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DEFINITIONS

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  • Anemia or pancytopenia associated with extensive marrow infiltration is called myelophthisic anemia

  • Leukoerythroblastosis refers to anemia with schistocytes, teardrop-shaped red cells, nucleated red cells, megakaryocytic fragments, and immature myeloid cells (e.g., neutrophilic myelocytes) in the blood.

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ETIOLOGY AND PATHOGENESIS

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  • Table 12–1 lists the conditions that cause marrow infiltration.

  • Invasion is the essential component of cancer cell metastasis and often involves the loss of E-cadherin.

  • In most cases, the infiltration is focal, with surrounding areas of normal or hyperactive marrow.

  • Disruption of the microenvironment by infiltration with foreign cells leads to premature release of immature blood cells from the marrow.

  • Myelophthisic anemia is most often caused by humoral factors (e.g., cytokines) or injury to the marrow microenvironment.

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Table Graphic Jump Location
TABLE 12–1CAUSES OF MARROW INFILTRATION
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CLINICAL FEATURES

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  • The clinical features of marrow infiltrative disorders are usually those of the underlying disease but the marrow replacement may also accentuate associated cytopenias.

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LABORATORY FEATURES

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  • Anemia is mild to moderate.

  • Leukocyte and platelet counts may be high or low depending on the nature and extent of marrow replacement.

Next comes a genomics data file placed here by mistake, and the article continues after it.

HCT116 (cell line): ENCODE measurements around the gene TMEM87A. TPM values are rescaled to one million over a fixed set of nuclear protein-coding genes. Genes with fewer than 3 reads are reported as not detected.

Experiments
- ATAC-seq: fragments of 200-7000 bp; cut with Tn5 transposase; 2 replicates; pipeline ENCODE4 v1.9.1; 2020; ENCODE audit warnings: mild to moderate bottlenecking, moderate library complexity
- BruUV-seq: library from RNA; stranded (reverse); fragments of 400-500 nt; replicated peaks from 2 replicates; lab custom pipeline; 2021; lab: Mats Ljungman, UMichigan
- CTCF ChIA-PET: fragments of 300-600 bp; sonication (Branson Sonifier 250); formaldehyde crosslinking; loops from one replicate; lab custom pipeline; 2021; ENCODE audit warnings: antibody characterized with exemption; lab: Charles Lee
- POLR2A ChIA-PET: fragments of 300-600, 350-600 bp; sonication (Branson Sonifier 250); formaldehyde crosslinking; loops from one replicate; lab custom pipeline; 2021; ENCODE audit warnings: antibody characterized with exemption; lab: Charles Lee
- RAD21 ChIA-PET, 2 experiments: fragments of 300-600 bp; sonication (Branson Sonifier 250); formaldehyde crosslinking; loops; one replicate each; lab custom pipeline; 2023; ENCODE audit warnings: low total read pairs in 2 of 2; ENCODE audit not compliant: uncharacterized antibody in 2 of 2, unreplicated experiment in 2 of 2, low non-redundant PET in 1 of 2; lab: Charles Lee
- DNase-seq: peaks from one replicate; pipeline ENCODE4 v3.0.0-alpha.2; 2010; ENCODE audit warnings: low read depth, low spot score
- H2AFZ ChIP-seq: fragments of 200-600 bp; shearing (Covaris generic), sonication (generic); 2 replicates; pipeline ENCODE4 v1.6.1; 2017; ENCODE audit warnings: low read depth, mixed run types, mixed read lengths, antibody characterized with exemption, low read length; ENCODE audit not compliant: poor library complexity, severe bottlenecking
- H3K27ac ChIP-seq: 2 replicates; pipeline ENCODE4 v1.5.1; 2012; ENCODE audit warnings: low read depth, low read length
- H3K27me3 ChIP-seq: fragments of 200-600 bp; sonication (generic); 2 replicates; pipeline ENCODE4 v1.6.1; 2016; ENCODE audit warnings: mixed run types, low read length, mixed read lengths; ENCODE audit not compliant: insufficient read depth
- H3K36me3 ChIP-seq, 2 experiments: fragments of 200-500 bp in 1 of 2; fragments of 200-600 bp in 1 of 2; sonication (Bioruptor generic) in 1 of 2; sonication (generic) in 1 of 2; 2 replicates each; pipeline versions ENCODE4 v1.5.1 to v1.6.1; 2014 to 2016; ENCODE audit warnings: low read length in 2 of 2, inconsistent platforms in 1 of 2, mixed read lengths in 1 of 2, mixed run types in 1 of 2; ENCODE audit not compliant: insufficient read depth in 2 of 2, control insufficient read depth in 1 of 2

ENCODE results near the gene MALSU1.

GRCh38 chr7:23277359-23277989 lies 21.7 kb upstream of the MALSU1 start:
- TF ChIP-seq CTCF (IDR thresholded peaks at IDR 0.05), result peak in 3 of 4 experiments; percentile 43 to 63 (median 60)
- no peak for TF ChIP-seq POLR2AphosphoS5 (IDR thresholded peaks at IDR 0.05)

• Blood film may show anisocytosis and poikilocytosis, with schistocytes, teardrop cells, nucleated red cells, immature granulocytic cells, and megakaryocytic fragments.

  • Leukocyte alkaline phosphatase activity is normal or increased.

  • Clusters of cancer cells may rarely be found on the blood film (carcinocythemia).

  • Marrow biopsy is the most reliable diagnostic procedure. Marrow aspiration may also be of value. Aspiration or biopsy is more likely to be positive if taken from a tender area of bone.

  • Sites of marrow infiltration may be detected by technetium-99m sestamibi uptake, magnetic resonance imaging or fluorine-18 fluorodeoxyglucose with positron emission tomography.

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DIFFERENTIAL DIAGNOSIS

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  • Nucleated red cells and leukocytosis can be seen in overwhelming sepsis, primary myelofibrosis acute severe hypoxia (e.g., acute congestive heart failure), thalassemia major, and severe hemolytic anemia.

  • Primary myelofibrosis (see Chap. 48) may be confused with metastatic disease with focal fibrosis.

  • In the absence of a known primary site of cancer, it is important to rule out sarcoma of bone.

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TREATMENT AND PROGNOSIS

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  • The goal of treatment is ...

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